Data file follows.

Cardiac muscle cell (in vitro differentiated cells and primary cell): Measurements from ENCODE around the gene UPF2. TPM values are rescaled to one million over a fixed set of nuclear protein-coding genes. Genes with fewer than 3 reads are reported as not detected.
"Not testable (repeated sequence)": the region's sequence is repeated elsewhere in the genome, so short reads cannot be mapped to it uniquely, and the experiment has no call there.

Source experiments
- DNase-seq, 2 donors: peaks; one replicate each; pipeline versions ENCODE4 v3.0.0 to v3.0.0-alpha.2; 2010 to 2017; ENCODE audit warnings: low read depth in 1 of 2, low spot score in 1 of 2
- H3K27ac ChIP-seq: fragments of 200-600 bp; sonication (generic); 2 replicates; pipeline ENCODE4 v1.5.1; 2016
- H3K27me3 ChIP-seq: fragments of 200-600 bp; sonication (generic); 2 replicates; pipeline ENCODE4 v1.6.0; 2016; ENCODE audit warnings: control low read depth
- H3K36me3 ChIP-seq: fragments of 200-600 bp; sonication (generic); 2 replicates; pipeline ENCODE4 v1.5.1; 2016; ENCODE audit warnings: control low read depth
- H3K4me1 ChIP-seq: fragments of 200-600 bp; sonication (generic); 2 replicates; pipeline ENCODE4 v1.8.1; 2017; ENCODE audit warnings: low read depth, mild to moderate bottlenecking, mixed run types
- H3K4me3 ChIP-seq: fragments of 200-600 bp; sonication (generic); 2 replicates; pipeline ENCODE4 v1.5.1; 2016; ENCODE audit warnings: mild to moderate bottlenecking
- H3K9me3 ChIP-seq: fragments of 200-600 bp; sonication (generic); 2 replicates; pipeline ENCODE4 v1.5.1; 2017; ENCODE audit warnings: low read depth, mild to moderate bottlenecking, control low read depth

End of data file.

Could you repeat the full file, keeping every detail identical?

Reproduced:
Cardiac muscle cell (in vitro differentiated cells and primary cell): Measurements from ENCODE around the gene UPF2. TPM values are rescaled to one million over a fixed set of nuclear protein-coding genes. Genes with fewer than 3 reads are reported as not detected.
"Not testable (repeated sequence)": the region's sequence is repeated elsewhere in the genome, so short reads cannot be mapped to it uniquely, and the experiment has no call there.

Source experiments
- DNase-seq, 2 donors: peaks; one replicate each; pipeline versions ENCODE4 v3.0.0 to v3.0.0-alpha.2; 2010 to 2017; ENCODE audit warnings: low read depth in 1 of 2, low spot score in 1 of 2
- H3K27ac ChIP-seq: fragments of 200-600 bp; sonication (generic); 2 replicates; pipeline ENCODE4 v1.5.1; 2016
- H3K27me3 ChIP-seq: fragments of 200-600 bp; sonication (generic); 2 replicates; pipeline ENCODE4 v1.6.0; 2016; ENCODE audit warnings: control low read depth
- H3K36me3 ChIP-seq: fragments of 200-600 bp; sonication (generic); 2 replicates; pipeline ENCODE4 v1.5.1; 2016; ENCODE audit warnings: control low read depth
- H3K4me1 ChIP-seq: fragments of 200-600 bp; sonication (generic); 2 replicates; pipeline ENCODE4 v1.8.1; 2017; ENCODE audit warnings: low read depth, mild to moderate bottlenecking, mixed run types
- H3K4me3 ChIP-seq: fragments of 200-600 bp; sonication (generic); 2 replicates; pipeline ENCODE4 v1.5.1; 2016; ENCODE audit warnings: mild to moderate bottlenecking
- H3K9me3 ChIP-seq: fragments of 200-600 bp; sonication (generic); 2 replicates; pipeline ENCODE4 v1.5.1; 2017; ENCODE audit warnings: low read depth, mild to moderate bottlenecking, control low read depth